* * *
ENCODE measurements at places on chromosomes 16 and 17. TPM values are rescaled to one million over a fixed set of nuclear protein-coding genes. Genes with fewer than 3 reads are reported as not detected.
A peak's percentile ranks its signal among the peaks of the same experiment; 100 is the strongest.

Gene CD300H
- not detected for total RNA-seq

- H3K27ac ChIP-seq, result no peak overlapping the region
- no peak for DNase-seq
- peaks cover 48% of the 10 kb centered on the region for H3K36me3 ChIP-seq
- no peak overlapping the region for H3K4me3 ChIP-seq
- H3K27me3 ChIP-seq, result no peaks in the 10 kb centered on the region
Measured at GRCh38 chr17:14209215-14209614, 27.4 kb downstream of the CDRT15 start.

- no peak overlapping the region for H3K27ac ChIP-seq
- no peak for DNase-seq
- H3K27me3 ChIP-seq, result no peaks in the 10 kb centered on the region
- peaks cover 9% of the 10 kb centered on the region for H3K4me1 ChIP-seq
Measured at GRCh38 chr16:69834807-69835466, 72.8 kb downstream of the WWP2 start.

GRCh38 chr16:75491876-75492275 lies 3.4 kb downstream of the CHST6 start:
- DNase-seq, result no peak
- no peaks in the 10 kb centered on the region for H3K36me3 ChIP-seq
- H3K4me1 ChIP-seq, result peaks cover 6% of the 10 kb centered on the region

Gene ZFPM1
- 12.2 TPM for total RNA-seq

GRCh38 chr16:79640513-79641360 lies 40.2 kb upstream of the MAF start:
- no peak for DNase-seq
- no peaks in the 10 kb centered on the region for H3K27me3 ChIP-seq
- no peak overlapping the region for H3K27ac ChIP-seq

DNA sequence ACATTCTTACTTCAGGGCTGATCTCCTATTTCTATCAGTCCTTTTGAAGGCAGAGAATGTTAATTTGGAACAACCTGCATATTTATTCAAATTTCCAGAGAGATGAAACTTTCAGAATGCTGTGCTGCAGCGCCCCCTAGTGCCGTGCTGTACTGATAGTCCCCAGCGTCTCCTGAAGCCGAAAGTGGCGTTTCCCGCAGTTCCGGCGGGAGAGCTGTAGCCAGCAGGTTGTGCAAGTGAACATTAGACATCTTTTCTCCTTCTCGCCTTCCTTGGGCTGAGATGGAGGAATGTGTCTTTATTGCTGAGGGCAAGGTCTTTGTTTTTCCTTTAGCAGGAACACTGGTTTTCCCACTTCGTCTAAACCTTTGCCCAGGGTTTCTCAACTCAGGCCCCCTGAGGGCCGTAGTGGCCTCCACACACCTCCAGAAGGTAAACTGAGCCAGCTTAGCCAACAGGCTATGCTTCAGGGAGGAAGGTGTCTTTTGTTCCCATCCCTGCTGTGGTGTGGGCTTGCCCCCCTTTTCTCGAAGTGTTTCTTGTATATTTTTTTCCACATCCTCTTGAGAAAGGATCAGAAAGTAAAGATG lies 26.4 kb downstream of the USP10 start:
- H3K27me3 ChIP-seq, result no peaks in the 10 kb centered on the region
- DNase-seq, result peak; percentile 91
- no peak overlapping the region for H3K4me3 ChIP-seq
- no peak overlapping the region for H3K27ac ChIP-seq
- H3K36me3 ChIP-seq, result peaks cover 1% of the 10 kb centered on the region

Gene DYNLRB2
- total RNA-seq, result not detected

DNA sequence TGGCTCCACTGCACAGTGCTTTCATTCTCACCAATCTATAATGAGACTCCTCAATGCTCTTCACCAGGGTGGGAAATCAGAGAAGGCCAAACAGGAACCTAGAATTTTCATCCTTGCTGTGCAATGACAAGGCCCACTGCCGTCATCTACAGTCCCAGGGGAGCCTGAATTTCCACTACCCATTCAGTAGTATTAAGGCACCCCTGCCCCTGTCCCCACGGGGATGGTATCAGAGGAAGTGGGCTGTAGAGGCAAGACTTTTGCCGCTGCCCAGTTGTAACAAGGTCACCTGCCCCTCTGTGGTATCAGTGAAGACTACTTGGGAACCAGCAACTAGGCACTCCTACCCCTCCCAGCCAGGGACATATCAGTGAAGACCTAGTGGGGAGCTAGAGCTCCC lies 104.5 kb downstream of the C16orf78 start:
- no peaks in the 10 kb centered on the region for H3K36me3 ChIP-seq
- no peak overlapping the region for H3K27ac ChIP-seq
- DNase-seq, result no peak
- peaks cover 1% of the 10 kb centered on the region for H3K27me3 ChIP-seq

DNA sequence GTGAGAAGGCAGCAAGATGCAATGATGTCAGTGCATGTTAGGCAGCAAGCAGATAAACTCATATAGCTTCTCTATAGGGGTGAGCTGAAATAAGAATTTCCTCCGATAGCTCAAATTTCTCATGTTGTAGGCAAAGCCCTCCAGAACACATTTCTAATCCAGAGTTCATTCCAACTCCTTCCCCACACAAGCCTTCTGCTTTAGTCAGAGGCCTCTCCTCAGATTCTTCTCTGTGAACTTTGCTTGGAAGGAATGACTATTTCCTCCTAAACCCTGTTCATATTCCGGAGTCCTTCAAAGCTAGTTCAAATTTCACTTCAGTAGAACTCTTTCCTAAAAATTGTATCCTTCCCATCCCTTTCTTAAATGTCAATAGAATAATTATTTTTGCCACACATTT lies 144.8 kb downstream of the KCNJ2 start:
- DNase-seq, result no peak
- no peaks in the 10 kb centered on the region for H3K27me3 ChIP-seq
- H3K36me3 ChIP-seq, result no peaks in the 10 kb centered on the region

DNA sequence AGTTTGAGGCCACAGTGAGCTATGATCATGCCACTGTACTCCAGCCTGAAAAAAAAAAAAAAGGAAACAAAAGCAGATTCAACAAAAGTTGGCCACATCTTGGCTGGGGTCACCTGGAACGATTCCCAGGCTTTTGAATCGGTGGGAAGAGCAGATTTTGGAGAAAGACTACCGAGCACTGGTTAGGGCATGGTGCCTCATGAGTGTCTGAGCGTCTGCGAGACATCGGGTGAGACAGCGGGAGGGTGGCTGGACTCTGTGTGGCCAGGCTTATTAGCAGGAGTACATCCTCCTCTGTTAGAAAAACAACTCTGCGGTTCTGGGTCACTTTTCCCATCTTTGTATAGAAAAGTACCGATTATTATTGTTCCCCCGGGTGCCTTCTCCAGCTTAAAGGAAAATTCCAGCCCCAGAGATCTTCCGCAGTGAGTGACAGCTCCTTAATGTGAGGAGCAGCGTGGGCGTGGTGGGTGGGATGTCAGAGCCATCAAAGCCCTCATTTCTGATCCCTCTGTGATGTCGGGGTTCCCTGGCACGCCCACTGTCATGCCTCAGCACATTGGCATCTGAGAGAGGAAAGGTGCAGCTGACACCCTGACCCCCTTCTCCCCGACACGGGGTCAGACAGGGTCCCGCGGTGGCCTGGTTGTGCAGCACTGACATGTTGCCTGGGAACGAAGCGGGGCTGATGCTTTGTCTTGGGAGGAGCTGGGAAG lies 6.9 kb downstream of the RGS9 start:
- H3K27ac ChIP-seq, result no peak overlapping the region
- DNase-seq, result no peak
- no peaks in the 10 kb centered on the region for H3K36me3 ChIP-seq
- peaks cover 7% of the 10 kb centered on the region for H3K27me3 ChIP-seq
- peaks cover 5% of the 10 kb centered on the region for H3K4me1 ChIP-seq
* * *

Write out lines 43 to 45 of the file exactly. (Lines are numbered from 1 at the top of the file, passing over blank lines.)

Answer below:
DNA sequence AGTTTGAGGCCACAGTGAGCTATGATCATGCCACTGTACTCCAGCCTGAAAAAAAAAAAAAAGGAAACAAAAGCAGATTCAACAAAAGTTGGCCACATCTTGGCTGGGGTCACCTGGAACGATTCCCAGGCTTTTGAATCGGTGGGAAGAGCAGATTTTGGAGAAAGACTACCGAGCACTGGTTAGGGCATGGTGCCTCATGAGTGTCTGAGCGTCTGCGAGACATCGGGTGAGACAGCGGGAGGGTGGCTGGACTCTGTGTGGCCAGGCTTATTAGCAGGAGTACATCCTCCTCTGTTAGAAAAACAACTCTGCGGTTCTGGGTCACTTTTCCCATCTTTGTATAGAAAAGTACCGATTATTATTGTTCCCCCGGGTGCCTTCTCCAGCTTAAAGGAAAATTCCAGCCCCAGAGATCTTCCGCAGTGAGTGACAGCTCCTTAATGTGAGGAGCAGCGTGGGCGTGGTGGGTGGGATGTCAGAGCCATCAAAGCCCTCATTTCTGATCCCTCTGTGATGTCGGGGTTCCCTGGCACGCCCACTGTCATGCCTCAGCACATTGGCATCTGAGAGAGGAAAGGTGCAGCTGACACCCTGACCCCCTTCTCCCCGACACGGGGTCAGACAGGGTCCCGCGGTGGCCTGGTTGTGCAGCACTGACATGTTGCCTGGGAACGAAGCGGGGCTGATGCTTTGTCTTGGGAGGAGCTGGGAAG lies 6.9 kb downstream of the RGS9 start:
- H3K27ac ChIP-seq, result no peak overlapping the region
- DNase-seq, result no peak